"request[s] that Case No. 2016-02027 from City Court of Oneida County be brought to federal
jurisdiction." (Id. at 5.)
Parties' Briefing on Defendants' Motions
Judge Giruzzi's Memorandum of Law
Generally, in support of his motion, Judge Giruzzi advances five arguments: (1) because
Judge Giruzzi is a City Court Justice in the New York State Unified Court System, Plaintiff's
claim(s) against him in his official capacity are barred by the Eleventh Amendment of the U.S.
Constitution; (2) to the extent that Plaintiff can be understood to assert claim(s) against him in
his personal capacity, such claim(s) are barred by the doctrine of absolute judicial immunity; (3)
because Plaintiff's claims are predicated on a "sovereign citizen" or "redemptionist" theory, he
has failed to allege facts plausibly suggesting an entitlement to relief; (4) Plaintiff should not be
It appears that Plaintiff may be referring to the Foreign Sovereign Immunities
Act, 28 U.S.C. § 1602 et seq.
granted leave to amend his Complaint because his claims are frivolous, and better pleading will
not cure them; and (5) Plaintiff has not demonstrated entitlement to removal of the Utica City
Court case to this Court under 28 U.S.C. § 1443 because (a) he has not alleged facts plausibly
suggesting that Judge Giruzzi violated any civil right or federal statute prohibiting discrimination
or unequal treatment based upon race (or, for that matter, any issue in the case related to race),
and (b) he has not complied with the procedural requirements for removal under 28 U.S.C. §
1455 (i.e., by timely filing a notice of removal containing all the grounds for removal, together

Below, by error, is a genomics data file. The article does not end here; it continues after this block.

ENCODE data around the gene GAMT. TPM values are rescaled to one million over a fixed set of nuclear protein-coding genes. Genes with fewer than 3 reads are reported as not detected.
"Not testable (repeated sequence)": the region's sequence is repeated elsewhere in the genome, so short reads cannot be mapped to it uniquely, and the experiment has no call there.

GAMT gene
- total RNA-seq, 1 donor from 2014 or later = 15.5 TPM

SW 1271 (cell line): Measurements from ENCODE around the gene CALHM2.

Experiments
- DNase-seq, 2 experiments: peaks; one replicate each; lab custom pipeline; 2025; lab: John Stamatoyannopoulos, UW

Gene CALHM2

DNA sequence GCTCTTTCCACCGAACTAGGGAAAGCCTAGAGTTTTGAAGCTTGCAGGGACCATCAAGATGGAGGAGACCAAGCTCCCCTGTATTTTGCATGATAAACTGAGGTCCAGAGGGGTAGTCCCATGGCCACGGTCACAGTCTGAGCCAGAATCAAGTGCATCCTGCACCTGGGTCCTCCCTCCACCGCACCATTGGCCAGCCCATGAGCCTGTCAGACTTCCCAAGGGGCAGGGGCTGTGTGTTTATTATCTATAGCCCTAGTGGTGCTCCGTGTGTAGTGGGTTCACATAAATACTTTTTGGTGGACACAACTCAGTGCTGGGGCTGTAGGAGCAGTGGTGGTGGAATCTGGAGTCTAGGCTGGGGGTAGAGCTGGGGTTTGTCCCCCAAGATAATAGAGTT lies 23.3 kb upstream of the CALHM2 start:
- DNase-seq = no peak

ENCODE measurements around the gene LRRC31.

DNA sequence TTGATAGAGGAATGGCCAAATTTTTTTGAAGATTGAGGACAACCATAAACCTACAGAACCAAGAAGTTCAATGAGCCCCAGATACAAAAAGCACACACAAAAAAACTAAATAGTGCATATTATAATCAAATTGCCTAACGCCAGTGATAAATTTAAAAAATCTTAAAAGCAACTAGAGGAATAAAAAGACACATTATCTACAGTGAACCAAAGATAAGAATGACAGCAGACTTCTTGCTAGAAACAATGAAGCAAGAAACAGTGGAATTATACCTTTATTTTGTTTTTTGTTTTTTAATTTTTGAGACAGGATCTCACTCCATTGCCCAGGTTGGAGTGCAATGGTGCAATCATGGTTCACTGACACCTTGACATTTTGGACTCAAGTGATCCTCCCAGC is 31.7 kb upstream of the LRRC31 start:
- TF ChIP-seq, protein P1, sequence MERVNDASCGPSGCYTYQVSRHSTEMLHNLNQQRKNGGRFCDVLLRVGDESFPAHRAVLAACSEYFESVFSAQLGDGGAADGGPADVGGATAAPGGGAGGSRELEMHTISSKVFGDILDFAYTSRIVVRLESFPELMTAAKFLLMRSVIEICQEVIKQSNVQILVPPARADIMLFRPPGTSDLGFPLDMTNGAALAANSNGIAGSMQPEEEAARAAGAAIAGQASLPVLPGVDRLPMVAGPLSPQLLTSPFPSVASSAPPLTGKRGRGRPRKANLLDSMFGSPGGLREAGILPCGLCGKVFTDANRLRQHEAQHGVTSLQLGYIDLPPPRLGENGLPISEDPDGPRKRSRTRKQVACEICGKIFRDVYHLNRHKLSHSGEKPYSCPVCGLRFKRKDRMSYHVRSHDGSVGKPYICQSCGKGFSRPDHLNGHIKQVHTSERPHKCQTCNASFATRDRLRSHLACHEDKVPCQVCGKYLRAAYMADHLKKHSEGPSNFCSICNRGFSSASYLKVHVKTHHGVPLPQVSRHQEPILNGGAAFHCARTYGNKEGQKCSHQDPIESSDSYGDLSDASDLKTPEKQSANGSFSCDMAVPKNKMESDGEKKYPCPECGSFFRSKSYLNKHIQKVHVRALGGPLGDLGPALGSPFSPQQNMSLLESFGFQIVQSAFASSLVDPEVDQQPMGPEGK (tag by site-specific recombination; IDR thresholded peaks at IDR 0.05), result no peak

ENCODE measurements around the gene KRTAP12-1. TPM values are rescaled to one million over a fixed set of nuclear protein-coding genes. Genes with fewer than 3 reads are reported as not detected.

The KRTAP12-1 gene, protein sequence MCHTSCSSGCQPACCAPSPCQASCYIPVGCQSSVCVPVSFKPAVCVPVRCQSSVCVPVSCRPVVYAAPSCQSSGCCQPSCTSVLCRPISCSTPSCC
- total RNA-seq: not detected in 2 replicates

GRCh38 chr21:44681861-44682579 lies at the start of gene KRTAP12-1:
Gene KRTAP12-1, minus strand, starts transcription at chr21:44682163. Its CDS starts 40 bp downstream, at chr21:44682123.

with copies of all process, pleadings, and orders from the case). (Dkt. No. 19, Attach. 1, at 3-11
[Giruzzi's Memo. of Law].)
Fitzgerald's and Schultz's Memorandum of Law
Generally, in support of their motion, Fitzgerald and Schultz advance nine arguments: (1)
because Plaintiff's claims are predicated on a "sovereign citizen" theory (which courts
consistently reject as frivolous), he has failed to allege facts plausibly suggesting an entitlement
to relief; (2) if the Court recognizes Plaintiff's sovereignty, his claim(s) pursuant to 42 U.S.C. §
1983 must be dismissed because it is "legally impossible" that Defendants acted under color of
state law and deprived him (a non-citizen) of any rights; (3) to the extent that Plaintiff has
successfully removed the Utica City Court case to this Court by filing his Complaint, the Court
lacks subject-matter jurisdiction over his Complaint because Plaintiff has not established that
removal is appropriate under 28 U.S.C. § 1443 (i.e., that his rights will be violated by the very
act of facing prosecution related to his traffic citations in state court, or that he has been
subjected to any form of racial discrimination); (4) even if the Utica City Court case has been
properly removed to this Court, Fitzgerald and Schultz are not proper parties to the case; (5)
Plaintiff's claim that he was not read his Miranda warnings is not legally cognizable under §
1983; (6) Plaintiff's selective enforcement claim must be dismissed because he has failed to
allege facts plausibly suggesting (a) the existence of any comparators or (b) that he was
selectively treated based upon his membership in a suspect class, such as race or religion; (7)
Plaintiff's false arrest claim must be dismissed because he has failed to allege facts plausibly
suggesting that Fitzgerald and Schultz lacked probable cause to stop him (given that Plaintiff
was driving with a suspended license); (8) they are entitled to qualified immunity because (a)
Plaintiff's (routinely rejected) sovereign citizen legal theory is not clearly established, and (b)
they acted in an objectively reasonable manner, given that they had arguable probable cause to
arrest him; and (9) to the extent that Plaintiff may be understood to assert any claims under New
York State law, these claims should be dismissed because he has not complied (or even pleaded
compliance) with the notice-of-claim requirements set forth in New York General Municipal
Law § 50-e. (Dkt. No. 20, Attach. 15, at 5-20 [Officers' Memo. of Law].)